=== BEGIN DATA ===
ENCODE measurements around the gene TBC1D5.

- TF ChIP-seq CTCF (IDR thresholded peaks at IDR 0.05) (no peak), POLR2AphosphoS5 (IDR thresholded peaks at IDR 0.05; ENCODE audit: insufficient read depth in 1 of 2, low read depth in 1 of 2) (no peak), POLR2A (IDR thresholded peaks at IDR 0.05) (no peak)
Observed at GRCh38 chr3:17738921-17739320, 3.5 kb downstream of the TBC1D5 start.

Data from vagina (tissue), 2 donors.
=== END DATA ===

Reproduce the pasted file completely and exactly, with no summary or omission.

ENCODE measurements around the gene TBC1D5.

- TF ChIP-seq CTCF (IDR thresholded peaks at IDR 0.05) (no peak), POLR2AphosphoS5 (IDR thresholded peaks at IDR 0.05; ENCODE audit: insufficient read depth in 1 of 2, low read depth in 1 of 2) (no peak), POLR2A (IDR thresholded peaks at IDR 0.05) (no peak)
Observed at GRCh38 chr3:17738921-17739320, 3.5 kb downstream of the TBC1D5 start.

Data from vagina (tissue), 2 donors.